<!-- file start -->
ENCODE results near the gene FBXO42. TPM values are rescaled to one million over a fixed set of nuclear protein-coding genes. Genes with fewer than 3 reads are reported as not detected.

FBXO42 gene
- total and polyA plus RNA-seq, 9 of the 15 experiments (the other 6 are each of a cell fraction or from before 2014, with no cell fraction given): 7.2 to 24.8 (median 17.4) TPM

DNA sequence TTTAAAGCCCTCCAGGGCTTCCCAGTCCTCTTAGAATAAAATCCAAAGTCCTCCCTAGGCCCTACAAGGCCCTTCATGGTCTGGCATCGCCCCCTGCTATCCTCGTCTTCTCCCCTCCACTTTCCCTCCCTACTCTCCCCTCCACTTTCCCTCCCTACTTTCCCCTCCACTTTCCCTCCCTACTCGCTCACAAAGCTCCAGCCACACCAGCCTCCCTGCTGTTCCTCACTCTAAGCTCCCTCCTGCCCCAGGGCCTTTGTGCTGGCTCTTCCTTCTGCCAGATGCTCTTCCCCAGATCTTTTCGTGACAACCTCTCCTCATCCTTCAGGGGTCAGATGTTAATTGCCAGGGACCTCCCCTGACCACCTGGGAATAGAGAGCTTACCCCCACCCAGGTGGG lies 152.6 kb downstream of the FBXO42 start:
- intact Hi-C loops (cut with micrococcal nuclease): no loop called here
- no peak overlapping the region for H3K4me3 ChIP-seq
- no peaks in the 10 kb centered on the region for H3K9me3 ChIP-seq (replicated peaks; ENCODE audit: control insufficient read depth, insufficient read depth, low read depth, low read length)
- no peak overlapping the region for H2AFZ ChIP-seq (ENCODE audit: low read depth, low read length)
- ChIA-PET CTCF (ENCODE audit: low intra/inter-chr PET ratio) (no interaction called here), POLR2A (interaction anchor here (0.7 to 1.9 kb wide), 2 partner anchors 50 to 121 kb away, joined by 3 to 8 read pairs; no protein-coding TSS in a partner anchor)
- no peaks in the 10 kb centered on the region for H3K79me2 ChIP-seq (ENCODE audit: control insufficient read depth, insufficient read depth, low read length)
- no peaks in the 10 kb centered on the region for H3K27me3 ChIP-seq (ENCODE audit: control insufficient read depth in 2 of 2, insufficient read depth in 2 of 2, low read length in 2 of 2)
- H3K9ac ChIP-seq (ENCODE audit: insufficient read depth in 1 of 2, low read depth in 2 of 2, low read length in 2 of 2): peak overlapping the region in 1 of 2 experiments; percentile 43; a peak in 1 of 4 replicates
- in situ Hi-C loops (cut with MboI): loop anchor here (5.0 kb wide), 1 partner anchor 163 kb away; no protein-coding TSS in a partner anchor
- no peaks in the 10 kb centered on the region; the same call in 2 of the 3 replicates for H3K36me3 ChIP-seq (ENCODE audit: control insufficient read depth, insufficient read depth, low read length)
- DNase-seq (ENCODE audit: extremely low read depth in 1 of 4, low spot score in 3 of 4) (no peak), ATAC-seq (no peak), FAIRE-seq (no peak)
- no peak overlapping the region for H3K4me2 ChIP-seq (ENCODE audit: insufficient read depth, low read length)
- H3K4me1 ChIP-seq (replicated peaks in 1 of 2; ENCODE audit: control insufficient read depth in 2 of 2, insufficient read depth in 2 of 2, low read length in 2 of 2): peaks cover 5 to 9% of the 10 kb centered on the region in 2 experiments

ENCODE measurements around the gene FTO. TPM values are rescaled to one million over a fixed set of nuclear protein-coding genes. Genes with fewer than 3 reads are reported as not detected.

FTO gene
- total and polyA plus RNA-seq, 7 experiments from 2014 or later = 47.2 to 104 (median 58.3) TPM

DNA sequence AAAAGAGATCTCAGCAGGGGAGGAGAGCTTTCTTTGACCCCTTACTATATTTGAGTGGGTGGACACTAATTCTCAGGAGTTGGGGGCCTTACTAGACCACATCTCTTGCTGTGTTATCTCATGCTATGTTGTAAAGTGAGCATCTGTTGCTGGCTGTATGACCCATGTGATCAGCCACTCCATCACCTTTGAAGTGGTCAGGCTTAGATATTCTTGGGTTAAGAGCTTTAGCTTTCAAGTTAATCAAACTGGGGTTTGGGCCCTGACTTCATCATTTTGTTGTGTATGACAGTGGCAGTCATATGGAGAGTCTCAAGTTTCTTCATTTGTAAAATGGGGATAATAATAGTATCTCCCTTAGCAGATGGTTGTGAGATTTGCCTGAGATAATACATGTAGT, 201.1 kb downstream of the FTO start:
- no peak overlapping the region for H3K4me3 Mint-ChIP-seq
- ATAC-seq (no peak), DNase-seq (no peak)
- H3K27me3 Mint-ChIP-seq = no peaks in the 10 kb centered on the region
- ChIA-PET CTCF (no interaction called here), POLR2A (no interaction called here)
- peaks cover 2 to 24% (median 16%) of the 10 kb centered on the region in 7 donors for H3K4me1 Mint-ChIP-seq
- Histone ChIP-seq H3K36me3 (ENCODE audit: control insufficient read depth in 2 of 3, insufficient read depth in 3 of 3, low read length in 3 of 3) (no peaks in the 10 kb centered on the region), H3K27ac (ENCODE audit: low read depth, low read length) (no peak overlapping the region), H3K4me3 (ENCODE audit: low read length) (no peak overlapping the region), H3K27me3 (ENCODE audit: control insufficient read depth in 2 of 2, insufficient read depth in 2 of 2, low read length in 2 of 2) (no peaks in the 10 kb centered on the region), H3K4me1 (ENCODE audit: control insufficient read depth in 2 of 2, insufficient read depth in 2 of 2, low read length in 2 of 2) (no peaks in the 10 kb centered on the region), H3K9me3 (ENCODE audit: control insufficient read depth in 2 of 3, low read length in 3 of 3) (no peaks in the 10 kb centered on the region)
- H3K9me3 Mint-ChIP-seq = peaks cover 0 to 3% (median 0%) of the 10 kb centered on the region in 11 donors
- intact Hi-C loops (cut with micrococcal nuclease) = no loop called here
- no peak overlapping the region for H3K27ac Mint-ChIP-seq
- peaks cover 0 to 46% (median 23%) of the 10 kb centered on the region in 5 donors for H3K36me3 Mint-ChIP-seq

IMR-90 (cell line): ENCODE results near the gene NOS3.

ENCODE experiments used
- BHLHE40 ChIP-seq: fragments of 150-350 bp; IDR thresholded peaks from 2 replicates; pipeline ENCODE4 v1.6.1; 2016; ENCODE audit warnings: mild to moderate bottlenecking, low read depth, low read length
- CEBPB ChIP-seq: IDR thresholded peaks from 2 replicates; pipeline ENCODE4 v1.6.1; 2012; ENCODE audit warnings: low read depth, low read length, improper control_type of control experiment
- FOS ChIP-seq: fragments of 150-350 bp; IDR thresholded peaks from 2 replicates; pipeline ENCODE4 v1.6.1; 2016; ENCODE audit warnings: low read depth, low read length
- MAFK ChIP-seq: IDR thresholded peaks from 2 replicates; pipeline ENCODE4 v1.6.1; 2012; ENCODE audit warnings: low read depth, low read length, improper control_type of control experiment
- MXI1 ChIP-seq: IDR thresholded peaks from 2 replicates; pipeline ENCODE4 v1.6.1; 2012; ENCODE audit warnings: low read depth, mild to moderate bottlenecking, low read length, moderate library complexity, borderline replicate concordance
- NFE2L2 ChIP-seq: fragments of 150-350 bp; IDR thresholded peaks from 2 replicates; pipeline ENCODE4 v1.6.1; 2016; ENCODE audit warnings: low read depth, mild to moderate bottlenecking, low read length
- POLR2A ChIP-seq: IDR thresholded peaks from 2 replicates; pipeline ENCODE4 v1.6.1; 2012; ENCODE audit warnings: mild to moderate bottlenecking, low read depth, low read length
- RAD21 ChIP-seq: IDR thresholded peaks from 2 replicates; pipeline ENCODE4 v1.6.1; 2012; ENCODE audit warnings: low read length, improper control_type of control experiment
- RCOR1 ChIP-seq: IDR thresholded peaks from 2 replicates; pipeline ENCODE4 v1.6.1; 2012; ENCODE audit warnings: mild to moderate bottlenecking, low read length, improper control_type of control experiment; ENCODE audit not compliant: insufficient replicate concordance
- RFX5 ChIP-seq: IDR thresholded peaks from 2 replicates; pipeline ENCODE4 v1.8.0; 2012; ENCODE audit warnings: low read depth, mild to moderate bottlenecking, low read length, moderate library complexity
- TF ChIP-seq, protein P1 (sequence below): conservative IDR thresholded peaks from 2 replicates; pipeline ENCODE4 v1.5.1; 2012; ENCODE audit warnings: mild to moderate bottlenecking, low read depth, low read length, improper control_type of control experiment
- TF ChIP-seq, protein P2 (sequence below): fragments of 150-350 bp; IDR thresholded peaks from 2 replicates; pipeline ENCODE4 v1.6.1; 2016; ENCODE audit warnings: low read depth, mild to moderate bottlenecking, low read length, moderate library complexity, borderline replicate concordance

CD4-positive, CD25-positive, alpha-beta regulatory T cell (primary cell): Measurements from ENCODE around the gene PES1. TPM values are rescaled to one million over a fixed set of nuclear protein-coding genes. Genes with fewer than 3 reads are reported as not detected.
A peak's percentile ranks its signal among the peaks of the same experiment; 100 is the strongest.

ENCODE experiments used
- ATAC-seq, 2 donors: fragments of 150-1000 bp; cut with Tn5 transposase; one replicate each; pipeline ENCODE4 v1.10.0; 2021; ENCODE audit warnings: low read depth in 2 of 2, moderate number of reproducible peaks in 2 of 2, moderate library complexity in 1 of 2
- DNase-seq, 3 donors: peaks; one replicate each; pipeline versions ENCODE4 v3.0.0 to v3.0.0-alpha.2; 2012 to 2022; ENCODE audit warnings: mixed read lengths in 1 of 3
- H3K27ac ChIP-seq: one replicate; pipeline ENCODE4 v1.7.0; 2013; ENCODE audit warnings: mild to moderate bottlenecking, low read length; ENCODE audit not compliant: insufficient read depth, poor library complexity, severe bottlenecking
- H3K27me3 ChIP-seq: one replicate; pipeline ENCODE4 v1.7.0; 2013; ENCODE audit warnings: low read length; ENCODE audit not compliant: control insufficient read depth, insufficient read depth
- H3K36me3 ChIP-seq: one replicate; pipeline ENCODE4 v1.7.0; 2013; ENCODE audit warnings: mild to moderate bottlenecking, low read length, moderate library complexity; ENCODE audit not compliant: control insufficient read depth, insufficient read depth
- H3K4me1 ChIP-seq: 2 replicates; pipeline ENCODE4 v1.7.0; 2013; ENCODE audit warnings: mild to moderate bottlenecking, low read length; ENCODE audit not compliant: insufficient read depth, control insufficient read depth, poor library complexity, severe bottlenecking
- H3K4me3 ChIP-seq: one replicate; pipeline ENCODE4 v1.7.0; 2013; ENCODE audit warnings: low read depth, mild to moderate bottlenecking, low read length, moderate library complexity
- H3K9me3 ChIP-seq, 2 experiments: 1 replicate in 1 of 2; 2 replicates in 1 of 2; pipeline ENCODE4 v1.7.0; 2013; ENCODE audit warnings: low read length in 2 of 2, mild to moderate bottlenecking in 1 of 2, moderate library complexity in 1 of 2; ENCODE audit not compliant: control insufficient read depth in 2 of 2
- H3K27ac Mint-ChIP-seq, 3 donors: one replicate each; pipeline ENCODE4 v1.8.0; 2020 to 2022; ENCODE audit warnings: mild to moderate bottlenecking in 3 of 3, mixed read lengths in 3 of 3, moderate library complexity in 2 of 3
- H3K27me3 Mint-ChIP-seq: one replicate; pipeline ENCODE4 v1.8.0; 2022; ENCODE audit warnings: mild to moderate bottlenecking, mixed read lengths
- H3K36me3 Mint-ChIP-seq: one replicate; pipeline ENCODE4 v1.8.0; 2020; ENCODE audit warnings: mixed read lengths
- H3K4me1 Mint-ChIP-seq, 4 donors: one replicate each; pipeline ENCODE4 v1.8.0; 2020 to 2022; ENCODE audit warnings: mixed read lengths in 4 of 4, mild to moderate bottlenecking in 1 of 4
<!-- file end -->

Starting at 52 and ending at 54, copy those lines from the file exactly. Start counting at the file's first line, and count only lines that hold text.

- H3K27me3 ChIP-seq: one replicate; pipeline ENCODE4 v1.7.0; 2013; ENCODE audit warnings: low read length; ENCODE audit not compliant: control insufficient read depth, insufficient read depth
- H3K36me3 ChIP-seq: one replicate; pipeline ENCODE4 v1.7.0; 2013; ENCODE audit warnings: mild to moderate bottlenecking, low read length, moderate library complexity; ENCODE audit not compliant: control insufficient read depth, insufficient read depth
- H3K4me1 ChIP-seq: 2 replicates; pipeline ENCODE4 v1.7.0; 2013; ENCODE audit warnings: mild to moderate bottlenecking, low read length; ENCODE audit not compliant: insufficient read depth, control insufficient read depth, poor library complexity, severe bottlenecking